HBV Vaccine Dose Offers More Protection for People with HIV
Two alternative dosing schedules of hepatitis B virus
(HBV) vaccination led to higher levels of protection than
the standard 3-dose schedule.
People living with HIV
are known to be less likely to achieve immunological response
to standard hepatitis B vaccination. People coinfected
with HIV and HBV have an increased risk of liver injury
and mortality compared to people with only HBV.
People with HIV need HBV vaccination strategies that are both
safe and more effective to reduce their risk of liver disease
Launay and fellow investigators with the ANRS HB03 VIHVAC-B
Trial reported in the April 13, 2011, Journal of the American
Medical Association on a study comparing 2 alternative
dosing schedules to the standard HBV vaccination regimen.
study included 437 people with HIV at 33 centers in France;
37% were women, and the average age was just over 40 years.
Participants were randomized in a 1:1:1 fashion to receive
one of 3 dosing schedules of recombinant HBV vaccine:
double-dose (40 mcg) intramuscular (IM) injections at
weeks 0, 4, 8, and 24;
low-dose (4 mcg) intradermal (ID) injections at weeks
0, 4, 8, and 24;
standard-dose (20 mcg) IM injections at weeks 0, 4, and
primary endpoint was percentage of patients who produced an
antibody response after 28 weeks, defined as HBV surface antibody
(anti-HBs) titer of at least 10 mIU/mL. The dosing schedules
were also assessed for safety.
28 weeks, 65% of patients receiving the standard-dose
IM schedule produced an immune response.
of patients on the 4 times double-dose IM schedule had
an immune response, a statistically significant difference
compared to the standard dose schedule.
of patients on the 4 times low-dose ID schedule had an
immune response, again significant compared to the standard
antibody titers at 28 weeks were 55 mIU/mL, 795 mIU/mL,
and 104 mIU/mL, respectively.
as many people in the 4 times double-dose IM arm discontinued
vaccination prematurely compared to the other schedules
(8% vs 4% vs 4%).
markers of safety were similar across the 3 dose groups.
findings indicate that either of the alternative hepatitis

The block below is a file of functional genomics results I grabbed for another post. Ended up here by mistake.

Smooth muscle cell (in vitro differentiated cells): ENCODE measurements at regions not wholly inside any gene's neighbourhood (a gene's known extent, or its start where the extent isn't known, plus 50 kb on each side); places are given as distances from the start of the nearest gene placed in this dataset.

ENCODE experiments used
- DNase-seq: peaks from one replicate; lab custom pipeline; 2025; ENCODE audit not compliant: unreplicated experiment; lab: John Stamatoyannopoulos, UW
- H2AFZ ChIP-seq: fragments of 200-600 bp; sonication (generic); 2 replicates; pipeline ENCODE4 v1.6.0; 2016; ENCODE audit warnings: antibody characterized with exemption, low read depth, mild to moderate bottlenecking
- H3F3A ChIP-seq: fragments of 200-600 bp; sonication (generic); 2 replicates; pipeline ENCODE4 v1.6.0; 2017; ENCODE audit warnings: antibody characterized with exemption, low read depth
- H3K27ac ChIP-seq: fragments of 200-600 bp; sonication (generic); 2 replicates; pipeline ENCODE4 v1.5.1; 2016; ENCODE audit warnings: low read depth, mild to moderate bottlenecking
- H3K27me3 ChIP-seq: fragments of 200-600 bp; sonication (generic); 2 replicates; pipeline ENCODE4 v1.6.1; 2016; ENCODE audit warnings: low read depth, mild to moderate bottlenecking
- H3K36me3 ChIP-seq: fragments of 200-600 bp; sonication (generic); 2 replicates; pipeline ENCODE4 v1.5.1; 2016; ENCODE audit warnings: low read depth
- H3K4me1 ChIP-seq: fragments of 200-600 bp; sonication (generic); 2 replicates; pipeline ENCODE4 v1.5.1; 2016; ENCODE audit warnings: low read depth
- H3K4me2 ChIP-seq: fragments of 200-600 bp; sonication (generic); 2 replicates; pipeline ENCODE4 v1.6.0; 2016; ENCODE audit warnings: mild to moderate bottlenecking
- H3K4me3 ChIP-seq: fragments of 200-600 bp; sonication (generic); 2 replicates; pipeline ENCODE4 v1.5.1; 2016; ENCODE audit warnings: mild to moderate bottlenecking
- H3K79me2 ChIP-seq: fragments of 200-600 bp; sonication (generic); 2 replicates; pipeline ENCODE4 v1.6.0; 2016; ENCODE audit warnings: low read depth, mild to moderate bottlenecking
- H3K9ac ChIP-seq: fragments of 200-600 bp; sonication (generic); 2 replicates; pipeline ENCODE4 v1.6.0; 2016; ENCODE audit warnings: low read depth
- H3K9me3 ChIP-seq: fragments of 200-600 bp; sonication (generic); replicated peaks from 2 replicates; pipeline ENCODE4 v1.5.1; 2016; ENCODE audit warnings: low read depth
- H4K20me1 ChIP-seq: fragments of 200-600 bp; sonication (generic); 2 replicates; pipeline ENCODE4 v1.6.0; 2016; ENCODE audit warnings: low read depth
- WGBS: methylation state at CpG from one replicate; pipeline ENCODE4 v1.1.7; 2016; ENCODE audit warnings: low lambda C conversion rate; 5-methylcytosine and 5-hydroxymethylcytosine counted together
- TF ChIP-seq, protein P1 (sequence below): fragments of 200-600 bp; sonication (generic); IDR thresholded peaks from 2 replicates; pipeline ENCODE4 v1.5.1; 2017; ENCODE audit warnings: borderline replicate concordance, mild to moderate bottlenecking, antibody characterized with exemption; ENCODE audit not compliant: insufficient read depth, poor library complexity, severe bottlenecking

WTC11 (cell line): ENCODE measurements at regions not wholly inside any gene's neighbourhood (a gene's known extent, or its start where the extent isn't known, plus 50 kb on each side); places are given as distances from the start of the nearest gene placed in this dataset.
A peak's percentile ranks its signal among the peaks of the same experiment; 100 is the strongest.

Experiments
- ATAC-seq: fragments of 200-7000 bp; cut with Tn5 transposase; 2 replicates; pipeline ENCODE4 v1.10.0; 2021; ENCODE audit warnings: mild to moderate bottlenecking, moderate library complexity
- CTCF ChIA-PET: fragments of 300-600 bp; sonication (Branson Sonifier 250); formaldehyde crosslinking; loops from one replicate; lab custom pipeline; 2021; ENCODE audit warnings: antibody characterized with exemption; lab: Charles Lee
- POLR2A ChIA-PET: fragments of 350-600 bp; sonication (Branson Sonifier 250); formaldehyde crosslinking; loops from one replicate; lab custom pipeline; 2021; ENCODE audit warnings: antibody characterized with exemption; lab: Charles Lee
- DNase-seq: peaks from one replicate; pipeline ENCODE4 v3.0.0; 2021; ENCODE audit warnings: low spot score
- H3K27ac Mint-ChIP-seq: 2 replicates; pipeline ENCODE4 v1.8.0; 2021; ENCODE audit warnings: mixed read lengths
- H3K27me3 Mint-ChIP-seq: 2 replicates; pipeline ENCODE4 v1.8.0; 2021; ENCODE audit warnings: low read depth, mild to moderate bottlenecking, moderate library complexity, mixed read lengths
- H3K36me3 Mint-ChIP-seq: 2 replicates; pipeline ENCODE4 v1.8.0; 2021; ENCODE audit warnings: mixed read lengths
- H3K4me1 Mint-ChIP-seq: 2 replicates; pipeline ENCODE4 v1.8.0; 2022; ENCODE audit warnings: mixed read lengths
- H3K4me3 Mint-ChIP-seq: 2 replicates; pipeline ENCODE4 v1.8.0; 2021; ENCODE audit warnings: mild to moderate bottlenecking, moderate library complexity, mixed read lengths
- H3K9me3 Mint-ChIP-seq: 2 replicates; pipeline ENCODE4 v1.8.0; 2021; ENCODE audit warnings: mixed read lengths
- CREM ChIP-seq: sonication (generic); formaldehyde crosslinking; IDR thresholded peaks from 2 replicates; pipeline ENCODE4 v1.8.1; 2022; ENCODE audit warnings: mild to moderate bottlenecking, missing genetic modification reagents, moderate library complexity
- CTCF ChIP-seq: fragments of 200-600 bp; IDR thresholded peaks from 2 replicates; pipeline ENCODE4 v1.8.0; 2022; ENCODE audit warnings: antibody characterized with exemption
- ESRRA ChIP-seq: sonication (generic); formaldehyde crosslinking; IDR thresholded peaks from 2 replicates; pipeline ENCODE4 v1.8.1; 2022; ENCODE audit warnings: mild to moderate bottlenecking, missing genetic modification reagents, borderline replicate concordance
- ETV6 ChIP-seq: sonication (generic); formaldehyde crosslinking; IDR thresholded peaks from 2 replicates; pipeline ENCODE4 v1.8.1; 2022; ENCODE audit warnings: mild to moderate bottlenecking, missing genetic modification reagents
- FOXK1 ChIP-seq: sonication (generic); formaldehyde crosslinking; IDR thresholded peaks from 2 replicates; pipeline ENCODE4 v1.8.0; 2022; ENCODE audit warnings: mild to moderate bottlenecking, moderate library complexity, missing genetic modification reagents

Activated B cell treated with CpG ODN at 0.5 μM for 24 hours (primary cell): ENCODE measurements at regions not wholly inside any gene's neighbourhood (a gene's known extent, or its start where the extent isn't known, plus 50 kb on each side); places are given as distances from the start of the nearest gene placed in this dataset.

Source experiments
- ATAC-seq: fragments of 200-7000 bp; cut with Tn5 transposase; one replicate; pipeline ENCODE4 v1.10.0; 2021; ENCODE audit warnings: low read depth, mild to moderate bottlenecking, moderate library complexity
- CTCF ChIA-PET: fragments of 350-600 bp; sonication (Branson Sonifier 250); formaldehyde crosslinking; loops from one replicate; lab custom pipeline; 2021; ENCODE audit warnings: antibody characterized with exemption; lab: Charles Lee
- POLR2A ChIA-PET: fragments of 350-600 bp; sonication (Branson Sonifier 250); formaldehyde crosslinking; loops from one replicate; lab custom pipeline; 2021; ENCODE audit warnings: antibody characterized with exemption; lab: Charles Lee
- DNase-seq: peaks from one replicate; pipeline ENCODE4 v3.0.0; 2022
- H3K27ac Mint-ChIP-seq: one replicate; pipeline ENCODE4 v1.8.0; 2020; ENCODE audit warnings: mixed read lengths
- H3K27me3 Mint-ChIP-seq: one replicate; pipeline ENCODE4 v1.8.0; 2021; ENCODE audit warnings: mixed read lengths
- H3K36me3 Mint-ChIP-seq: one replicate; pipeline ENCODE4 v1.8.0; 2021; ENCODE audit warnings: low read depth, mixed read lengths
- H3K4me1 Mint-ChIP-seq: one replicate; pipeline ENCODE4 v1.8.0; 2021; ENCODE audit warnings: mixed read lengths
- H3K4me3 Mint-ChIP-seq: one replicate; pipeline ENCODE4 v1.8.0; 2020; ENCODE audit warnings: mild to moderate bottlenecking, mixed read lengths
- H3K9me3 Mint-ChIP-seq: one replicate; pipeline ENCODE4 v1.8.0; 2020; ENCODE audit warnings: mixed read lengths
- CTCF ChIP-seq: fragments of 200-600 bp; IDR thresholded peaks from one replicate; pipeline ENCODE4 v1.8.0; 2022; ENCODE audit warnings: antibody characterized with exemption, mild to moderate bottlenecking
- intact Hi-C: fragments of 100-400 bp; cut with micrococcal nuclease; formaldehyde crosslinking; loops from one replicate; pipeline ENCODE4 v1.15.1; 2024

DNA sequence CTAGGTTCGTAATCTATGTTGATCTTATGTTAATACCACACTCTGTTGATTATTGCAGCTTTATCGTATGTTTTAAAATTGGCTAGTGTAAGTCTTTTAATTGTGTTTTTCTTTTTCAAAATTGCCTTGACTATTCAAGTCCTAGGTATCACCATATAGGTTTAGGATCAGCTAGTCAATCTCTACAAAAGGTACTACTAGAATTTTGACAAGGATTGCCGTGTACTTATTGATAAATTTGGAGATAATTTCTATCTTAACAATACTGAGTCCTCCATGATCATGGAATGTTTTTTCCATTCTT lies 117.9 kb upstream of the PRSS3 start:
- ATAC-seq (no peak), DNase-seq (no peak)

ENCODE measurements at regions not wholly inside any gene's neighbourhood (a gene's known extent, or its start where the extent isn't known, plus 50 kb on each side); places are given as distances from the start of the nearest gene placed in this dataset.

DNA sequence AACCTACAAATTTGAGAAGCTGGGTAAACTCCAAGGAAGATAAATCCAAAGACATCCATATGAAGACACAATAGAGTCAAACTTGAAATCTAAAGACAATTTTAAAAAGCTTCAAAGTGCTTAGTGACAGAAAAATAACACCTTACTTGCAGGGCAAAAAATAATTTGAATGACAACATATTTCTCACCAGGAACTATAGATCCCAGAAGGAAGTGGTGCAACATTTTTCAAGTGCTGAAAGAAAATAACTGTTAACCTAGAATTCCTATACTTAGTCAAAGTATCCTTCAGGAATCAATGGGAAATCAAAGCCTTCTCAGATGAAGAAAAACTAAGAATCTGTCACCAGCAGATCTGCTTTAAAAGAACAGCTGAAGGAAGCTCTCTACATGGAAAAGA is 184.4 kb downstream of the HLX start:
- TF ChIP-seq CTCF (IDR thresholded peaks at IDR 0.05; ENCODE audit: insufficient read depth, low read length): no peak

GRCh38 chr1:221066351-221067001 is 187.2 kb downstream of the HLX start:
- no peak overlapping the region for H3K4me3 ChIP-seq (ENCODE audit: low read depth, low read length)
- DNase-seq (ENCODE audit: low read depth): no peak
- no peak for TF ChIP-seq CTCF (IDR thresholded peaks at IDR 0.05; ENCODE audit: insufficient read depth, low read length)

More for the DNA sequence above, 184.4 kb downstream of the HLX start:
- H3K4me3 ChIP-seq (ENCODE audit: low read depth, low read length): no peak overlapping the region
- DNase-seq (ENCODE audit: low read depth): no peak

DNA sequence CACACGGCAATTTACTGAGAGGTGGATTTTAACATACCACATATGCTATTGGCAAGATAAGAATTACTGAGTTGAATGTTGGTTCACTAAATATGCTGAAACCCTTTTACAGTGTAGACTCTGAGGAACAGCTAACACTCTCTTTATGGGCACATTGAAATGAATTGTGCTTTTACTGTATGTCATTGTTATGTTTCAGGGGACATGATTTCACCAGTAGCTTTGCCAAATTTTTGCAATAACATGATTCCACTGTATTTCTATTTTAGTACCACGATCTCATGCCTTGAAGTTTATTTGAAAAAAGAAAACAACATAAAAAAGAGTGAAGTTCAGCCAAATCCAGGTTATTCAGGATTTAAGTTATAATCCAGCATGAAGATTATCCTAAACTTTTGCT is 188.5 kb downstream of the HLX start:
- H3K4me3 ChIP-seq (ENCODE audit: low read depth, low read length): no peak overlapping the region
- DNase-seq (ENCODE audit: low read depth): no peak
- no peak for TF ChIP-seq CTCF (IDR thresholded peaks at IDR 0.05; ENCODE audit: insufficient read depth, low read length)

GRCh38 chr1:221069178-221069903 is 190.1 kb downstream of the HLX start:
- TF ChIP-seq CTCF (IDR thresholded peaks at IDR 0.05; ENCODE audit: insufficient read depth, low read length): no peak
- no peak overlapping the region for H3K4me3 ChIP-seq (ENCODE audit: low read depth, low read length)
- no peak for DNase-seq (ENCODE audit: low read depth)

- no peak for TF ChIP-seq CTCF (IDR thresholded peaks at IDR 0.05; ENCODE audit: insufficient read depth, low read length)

B vaccination dosing schedules assessed in this study is more
likely than the standard schedule to produce effective immunity
against HBV. Moreover, both alternative schedules were found
to be safe.
recommend that all people with HIV should be vaccinated against
hepatitis B if they are not already immune. This study suggests
that these 2 alternative dosing schedules are good candidates
to help decrease the incidence of HBV infection in people
with HIV, and therefore reduce the likelihood of liver-related
disease and death.
affiliations: Paris Descartes University; Assistance Publique
Hôpitaux de Paris, Cochin Hospital, Paris, France; Inserm
CICBT505, Paris, France; Pasteur Institut and Inserm U845,
Paris, France; University Hospital and Bourgogne University,
Dijon, France; University Hospital, Strasbourg, France; Assistance
Publique Hôpitaux de Paris, Saint-Louis Hospital, Paris,
France; Assistance Publique Hôpitaux de Paris, Tenon
Hospital, Paris, France; Inserm U707, Paris, France; Assistance
Publique Hôpitaux de Paris, Necker-Enfants Malades Hospital,
Paris, France; Pierre et Marie Curie University, UMR-S 707,
and Assistance Publique Hôpitaux de Paris, Saint Antoine
Hospital, Paris, France.
O Launay, D van der Vliet, AR Rosenberg, et al. Safety and
Immunogenicity of 4 Intramuscular Double Doses and 4 Intradermal
Low Doses vs. Standard Hepatitis B Vaccine Regimen in Adults
With HIV-1. Journal of the American Medical Association
April 13, 2011.